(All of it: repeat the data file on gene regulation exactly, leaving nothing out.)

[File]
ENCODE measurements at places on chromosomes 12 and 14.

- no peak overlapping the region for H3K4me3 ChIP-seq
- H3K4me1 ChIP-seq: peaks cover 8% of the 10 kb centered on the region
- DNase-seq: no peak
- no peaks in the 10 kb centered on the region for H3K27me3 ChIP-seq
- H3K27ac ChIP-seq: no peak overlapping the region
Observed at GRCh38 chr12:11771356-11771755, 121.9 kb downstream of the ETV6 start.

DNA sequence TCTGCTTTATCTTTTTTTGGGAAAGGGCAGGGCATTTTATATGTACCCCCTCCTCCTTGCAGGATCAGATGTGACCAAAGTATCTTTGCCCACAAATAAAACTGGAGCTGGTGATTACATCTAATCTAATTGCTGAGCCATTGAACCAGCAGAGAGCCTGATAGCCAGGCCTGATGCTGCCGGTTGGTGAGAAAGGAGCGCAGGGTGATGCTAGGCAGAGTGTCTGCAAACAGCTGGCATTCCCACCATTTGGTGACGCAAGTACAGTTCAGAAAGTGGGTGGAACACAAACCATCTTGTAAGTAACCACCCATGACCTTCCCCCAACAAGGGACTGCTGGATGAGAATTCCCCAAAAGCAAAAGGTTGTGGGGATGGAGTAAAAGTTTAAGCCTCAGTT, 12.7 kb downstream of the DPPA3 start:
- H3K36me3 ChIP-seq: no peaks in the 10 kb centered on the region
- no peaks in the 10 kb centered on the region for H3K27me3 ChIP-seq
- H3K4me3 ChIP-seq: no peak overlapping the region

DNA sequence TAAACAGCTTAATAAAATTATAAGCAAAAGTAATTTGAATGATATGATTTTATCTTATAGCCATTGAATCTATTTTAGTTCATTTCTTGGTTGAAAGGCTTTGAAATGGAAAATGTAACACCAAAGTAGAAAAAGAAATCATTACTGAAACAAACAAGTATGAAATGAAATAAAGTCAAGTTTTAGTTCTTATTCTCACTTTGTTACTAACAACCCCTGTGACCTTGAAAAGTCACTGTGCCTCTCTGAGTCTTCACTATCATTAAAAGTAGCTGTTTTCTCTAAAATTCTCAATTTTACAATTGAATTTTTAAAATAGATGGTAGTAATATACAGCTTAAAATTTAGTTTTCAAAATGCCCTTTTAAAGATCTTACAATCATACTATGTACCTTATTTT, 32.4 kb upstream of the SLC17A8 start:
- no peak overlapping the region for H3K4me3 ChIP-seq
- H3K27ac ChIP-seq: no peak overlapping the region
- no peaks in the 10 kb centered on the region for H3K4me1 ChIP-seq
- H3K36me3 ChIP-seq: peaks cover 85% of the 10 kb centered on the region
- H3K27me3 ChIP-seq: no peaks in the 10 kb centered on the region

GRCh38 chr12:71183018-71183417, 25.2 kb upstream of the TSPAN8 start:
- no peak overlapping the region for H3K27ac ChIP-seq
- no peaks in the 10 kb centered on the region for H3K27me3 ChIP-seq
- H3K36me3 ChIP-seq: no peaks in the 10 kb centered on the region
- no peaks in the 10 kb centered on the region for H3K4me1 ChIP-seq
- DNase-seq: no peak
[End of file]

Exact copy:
ENCODE measurements at places on chromosomes 12 and 14.

- no peak overlapping the region for H3K4me3 ChIP-seq
- H3K4me1 ChIP-seq: peaks cover 8% of the 10 kb centered on the region
- DNase-seq: no peak
- no peaks in the 10 kb centered on the region for H3K27me3 ChIP-seq
- H3K27ac ChIP-seq: no peak overlapping the region
Observed at GRCh38 chr12:11771356-11771755, 121.9 kb downstream of the ETV6 start.

DNA sequence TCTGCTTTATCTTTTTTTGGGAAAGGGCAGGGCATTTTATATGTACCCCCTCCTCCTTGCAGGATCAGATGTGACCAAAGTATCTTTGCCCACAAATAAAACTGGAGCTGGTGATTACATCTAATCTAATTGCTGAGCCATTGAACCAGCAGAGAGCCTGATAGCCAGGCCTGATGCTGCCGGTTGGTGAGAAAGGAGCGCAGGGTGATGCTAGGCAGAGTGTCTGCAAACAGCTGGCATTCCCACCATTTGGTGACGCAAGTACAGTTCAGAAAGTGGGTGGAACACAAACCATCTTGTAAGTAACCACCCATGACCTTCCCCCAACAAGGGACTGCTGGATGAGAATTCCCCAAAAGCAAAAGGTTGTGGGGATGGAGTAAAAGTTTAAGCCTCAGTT, 12.7 kb downstream of the DPPA3 start:
- H3K36me3 ChIP-seq: no peaks in the 10 kb centered on the region
- no peaks in the 10 kb centered on the region for H3K27me3 ChIP-seq
- H3K4me3 ChIP-seq: no peak overlapping the region

DNA sequence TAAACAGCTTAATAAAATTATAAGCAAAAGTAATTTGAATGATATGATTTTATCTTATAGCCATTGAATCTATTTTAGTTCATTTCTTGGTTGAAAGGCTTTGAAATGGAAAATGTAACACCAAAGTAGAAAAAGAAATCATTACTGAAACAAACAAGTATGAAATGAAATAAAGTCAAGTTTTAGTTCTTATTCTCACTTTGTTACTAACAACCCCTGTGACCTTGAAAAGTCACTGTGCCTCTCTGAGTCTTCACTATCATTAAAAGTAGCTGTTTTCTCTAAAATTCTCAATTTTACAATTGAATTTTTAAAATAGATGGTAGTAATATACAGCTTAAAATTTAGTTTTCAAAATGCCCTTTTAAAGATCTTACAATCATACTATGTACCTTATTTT, 32.4 kb upstream of the SLC17A8 start:
- no peak overlapping the region for H3K4me3 ChIP-seq
- H3K27ac ChIP-seq: no peak overlapping the region
- no peaks in the 10 kb centered on the region for H3K4me1 ChIP-seq
- H3K36me3 ChIP-seq: peaks cover 85% of the 10 kb centered on the region
- H3K27me3 ChIP-seq: no peaks in the 10 kb centered on the region

GRCh38 chr12:71183018-71183417, 25.2 kb upstream of the TSPAN8 start:
- no peak overlapping the region for H3K27ac ChIP-seq
- no peaks in the 10 kb centered on the region for H3K27me3 ChIP-seq
- H3K36me3 ChIP-seq: no peaks in the 10 kb centered on the region
- no peaks in the 10 kb centered on the region for H3K4me1 ChIP-seq
- DNase-seq: no peak